The general consumer reaction to Netflix’s decision to fully separate its DVD mailing and streaming services last month was (put mildly) overwhelmingly negative.
Customers were already quite riled up about the company’s recent decision to split its services – thus raising the cost for people still interested in utilizing both the mailing and streaming options – and the additional inconvenience of having said services become separate brands… well, it ended up just being fuel on the metaphorical fire.
Netflix CEO/co-founder Reed Hastings has released a statement (via the Netflix blog) revealing that the company has scrapped plans to restructure its DVD mailing service as a spinoff company called Qwikster – in reaction to the negative response said plans prompted from its users.
Here is Hastings’ official statement on the matter:
It is clear that for many of our members two websites would make things more difficult, so we are going to keep Netflix as one place to go for streaming and DVDs. This means no change: one website, one account, one password… in other words, no Qwikster. While the July price change was necessary, we are now done with price changes.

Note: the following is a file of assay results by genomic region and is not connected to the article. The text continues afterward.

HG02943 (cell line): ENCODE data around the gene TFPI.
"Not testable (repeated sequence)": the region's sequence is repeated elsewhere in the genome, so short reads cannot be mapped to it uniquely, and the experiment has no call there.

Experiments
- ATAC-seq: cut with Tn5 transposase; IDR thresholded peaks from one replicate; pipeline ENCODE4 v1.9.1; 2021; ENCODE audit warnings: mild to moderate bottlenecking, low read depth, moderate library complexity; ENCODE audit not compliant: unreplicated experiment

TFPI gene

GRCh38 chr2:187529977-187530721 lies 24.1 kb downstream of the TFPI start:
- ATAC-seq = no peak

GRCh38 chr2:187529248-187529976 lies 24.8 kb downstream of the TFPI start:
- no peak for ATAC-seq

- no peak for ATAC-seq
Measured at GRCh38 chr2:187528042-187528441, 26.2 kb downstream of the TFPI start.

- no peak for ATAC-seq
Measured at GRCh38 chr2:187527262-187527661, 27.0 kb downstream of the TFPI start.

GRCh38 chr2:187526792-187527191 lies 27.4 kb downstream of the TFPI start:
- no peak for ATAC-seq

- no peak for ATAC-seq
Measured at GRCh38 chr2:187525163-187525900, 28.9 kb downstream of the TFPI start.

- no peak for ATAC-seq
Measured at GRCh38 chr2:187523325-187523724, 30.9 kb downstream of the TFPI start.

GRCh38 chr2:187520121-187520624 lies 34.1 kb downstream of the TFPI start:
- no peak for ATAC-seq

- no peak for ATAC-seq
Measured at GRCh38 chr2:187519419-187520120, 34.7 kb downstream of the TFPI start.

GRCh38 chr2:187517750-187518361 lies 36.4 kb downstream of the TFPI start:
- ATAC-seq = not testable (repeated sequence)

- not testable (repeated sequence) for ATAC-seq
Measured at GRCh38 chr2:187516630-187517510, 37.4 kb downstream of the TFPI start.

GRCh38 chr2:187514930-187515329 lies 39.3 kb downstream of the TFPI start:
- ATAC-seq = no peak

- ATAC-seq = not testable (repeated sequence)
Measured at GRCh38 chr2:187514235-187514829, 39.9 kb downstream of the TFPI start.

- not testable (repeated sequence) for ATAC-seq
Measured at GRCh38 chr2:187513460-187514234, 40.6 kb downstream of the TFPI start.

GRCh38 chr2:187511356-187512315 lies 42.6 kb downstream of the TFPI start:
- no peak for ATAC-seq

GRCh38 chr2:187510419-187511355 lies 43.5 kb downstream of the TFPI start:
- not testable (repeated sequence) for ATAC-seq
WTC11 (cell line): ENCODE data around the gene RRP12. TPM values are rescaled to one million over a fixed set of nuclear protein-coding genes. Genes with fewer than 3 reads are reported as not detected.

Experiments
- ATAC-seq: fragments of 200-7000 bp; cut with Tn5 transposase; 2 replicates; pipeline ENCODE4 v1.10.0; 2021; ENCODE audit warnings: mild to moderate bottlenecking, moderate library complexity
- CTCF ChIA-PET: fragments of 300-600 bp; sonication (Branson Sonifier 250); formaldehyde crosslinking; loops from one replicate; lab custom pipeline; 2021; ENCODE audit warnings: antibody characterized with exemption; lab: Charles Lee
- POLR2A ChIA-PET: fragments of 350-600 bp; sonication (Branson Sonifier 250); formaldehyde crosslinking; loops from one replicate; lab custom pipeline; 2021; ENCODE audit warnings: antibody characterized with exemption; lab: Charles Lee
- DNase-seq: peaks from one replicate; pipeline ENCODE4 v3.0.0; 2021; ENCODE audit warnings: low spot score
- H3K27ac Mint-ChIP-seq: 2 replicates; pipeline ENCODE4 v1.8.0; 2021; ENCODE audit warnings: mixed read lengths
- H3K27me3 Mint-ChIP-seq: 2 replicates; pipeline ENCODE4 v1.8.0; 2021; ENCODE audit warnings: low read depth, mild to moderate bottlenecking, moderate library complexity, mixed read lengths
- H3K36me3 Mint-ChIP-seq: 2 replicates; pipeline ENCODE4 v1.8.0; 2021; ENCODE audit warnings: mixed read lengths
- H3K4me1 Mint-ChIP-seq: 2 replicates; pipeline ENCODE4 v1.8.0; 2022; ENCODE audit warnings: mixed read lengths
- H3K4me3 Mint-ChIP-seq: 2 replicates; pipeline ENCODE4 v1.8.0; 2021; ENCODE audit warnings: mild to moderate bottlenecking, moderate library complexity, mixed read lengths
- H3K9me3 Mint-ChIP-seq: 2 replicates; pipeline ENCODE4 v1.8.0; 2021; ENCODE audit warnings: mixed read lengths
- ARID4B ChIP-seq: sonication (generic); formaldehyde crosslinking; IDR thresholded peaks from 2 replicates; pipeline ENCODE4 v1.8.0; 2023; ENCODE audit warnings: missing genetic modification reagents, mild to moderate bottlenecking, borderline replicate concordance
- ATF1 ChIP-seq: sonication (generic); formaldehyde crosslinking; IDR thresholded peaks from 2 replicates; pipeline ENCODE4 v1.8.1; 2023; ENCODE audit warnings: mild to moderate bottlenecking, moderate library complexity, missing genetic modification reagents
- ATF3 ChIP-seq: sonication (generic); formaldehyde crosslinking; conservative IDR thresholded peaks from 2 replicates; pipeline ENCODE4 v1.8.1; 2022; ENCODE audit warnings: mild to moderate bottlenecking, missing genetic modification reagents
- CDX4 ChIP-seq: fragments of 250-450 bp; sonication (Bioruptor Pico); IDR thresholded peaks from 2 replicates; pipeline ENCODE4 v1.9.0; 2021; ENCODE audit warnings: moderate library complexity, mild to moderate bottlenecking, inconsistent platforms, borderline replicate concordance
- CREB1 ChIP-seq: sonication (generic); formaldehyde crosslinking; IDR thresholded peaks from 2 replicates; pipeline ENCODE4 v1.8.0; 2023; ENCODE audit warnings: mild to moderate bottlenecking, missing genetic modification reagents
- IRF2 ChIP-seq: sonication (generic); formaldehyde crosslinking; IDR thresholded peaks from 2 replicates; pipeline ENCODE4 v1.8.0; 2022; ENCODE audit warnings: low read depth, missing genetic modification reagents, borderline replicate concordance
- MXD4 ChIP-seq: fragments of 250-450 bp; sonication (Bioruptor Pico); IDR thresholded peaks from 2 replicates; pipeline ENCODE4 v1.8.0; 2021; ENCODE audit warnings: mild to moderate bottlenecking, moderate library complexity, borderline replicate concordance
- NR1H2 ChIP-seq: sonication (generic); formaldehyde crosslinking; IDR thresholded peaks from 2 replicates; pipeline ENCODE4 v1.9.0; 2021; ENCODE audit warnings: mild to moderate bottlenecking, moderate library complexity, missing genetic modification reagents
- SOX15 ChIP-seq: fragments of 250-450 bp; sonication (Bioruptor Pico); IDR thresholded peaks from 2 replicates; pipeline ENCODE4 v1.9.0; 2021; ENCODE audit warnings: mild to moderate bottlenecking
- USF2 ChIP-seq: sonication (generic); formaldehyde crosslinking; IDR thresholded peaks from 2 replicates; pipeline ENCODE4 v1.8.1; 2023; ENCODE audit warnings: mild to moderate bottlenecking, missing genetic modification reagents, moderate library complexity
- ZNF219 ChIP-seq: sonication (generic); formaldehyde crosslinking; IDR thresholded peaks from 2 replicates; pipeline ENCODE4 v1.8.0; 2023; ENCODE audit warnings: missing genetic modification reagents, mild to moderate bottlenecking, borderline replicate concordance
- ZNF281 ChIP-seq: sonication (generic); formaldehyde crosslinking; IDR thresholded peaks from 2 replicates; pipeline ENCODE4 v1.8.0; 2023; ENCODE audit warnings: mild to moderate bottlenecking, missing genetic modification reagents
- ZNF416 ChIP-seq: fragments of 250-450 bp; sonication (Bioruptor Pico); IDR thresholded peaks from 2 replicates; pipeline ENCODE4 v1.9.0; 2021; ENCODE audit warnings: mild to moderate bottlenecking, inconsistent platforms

We’re constantly improving our streaming selection. We’ve recently added hundreds of movies from Paramount, Sony, Universal, Fox, Warner Bros., Lionsgate, MGM and Miramax. Plus, in the last couple of weeks alone, we’ve added over 3,500 TV episodes from ABC, NBC, FOX, CBS, USA, E!, Nickelodeon, Disney Channel, ABC Family, Discovery Channel, TLC, SyFy, A&E, History, and PBS.
We value our members, and we are committed to making Netflix the best place to get movies & TV shows. Thank you.
Those who felt the general response to Netflix’s previous announcement was overblown – and those who were infuriated over said plans – can probably agree: this is at least a step in the right direction for the company. While Netflix has simultaneously been in both damage control and renovation mode since its price hike this past summer, the announcement concerning the formation of Qwikster ultimately proved to be ill-timed… even though it’s still possible those plans could be carried out at a later date.
What do you think of this latest development in Netflix’s restructuring plans? Will it allow the company to recover with relative ease, in terms of raising its stock prices and subscriber count? Or is it going to take a while before Netflix returns to its previous levels of growth and profit?